• If you chose common enemies, prepare for a nasty surprise when a playable character fights you at the end.
    • If you're very very unlucky, things get even worse. Thought one Valiance could get hard? Try two. Alraune's not tough enough as the Whisperer of Dementia? How about when Jeanne joins in? Wanted a tricky round with Balder? Let's try Balder and two more Masked Lumens. You want Aesir at his hardest? Here's Aesir, Loptr, and the Prophet.
  • Late-Arrival Spoiler: Make sure you play the first game all the way through, because the first ten minutes of this game spoils the big reveal of the first. Heck, even playing the demo will spoil part of the first game's story, namely Jeanne survives the events of the first game and becomes Bayonetta's friend, and that Bayonetta is Cereza after She Is All Grown Up.
  • Lethal Joke Item:
    • Completing the game on any difficulty (even Easy/First Climax) unlock the Handguns, the non-magical guns Bayonetta use during the prequel chapter of the game (before she receives the Love Is Blue set). While they have no specials powers and can't even channel Wicked Weaves, let alone Umbran Climax, they still do damage, and because they are the weakest weapons overall, they can be extremely useful for racking up combos (since enemies take more attacks to die), and are perfect for missions that require the use of Torture Attacks.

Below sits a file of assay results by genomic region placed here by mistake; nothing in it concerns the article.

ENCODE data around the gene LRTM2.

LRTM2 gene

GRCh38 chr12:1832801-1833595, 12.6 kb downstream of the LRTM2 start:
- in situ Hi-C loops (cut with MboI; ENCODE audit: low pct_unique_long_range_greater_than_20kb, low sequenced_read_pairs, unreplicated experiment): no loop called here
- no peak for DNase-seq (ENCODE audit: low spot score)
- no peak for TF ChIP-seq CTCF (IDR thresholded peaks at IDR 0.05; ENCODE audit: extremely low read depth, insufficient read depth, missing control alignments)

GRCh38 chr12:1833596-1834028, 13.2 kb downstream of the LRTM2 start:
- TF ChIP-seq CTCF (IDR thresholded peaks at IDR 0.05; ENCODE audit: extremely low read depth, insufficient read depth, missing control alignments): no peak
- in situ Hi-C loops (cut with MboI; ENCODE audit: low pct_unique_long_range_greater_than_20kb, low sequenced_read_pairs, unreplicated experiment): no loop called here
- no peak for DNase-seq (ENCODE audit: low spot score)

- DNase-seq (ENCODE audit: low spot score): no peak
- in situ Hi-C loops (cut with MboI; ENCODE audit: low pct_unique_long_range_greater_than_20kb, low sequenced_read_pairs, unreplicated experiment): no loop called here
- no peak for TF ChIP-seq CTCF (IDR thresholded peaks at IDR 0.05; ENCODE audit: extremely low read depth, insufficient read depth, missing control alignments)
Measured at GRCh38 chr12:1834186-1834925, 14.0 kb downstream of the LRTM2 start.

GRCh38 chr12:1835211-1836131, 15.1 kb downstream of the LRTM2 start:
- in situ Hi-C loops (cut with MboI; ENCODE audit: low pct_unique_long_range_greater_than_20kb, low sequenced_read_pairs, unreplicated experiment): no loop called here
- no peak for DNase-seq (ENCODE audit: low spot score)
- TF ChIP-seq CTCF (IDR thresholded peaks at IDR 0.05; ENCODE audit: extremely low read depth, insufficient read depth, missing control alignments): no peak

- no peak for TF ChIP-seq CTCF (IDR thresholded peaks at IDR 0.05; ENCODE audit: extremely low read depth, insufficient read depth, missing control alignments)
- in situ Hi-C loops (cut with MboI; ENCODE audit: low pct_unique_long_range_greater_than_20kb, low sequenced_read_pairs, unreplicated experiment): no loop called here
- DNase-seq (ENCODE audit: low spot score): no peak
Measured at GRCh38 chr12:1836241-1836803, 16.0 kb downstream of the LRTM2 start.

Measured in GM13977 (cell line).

• Completing the game on 3rd Climax unlocks the final weapon: A live Chain Chomp straight out of Super Mario Bros. chained to Bayonetta's leg. Laugh all you want, but it makes for a powerful mix of an Epic Flail and an Angry Guard Dog.
  • Light Is Not Good: Like the prequel, the angels are still callous sociopaths or robots, and the light-alligned Masked Lumen remains a regular threat. Regardless, Bayonetta 2 shows that sometimes Light Is Good, with the first game's antagonist Balder turning out to have been Good All Along.
  • Limit Break: Bayonetta's new Umbran Climax ability can be used when she has a full magic gauge. It's somewhat comparable to the Serious Mode from the first game (where every attack is accompanied by Madama Butterfly), but instead of straight jab Wicked Weaves, her moves are backed up by the new Infernal Weave, which has much, much more combo potential. These summons uniquely accompany whatever weapon Bayonetta's swinging at the time with a different demon, and the wide swings and smashes of the move can easily rack up multiple hits on a single enemy. It restores her health, too!